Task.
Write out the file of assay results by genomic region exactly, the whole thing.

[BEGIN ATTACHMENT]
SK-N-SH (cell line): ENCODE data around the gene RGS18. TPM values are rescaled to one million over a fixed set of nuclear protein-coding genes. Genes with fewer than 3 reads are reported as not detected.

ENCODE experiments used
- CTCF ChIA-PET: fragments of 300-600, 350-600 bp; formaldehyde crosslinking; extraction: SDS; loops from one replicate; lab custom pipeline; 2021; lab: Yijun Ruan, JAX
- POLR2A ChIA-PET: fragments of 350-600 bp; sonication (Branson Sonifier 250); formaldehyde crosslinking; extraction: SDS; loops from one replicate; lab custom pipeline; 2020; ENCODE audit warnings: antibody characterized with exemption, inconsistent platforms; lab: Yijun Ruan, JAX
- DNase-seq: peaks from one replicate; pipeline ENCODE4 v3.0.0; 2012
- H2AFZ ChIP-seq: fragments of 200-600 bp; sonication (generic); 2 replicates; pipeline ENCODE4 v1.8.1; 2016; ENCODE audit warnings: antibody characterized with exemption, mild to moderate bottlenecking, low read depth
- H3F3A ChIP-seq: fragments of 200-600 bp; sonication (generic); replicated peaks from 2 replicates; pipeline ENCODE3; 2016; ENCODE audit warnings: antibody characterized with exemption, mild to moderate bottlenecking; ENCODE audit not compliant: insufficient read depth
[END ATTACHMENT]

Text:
SK-N-SH (cell line): ENCODE data around the gene RGS18. TPM values are rescaled to one million over a fixed set of nuclear protein-coding genes. Genes with fewer than 3 reads are reported as not detected.

ENCODE experiments used
- CTCF ChIA-PET: fragments of 300-600, 350-600 bp; formaldehyde crosslinking; extraction: SDS; loops from one replicate; lab custom pipeline; 2021; lab: Yijun Ruan, JAX
- POLR2A ChIA-PET: fragments of 350-600 bp; sonication (Branson Sonifier 250); formaldehyde crosslinking; extraction: SDS; loops from one replicate; lab custom pipeline; 2020; ENCODE audit warnings: antibody characterized with exemption, inconsistent platforms; lab: Yijun Ruan, JAX
- DNase-seq: peaks from one replicate; pipeline ENCODE4 v3.0.0; 2012
- H2AFZ ChIP-seq: fragments of 200-600 bp; sonication (generic); 2 replicates; pipeline ENCODE4 v1.8.1; 2016; ENCODE audit warnings: antibody characterized with exemption, mild to moderate bottlenecking, low read depth
- H3F3A ChIP-seq: fragments of 200-600 bp; sonication (generic); replicated peaks from 2 replicates; pipeline ENCODE3; 2016; ENCODE audit warnings: antibody characterized with exemption, mild to moderate bottlenecking; ENCODE audit not compliant: insufficient read depth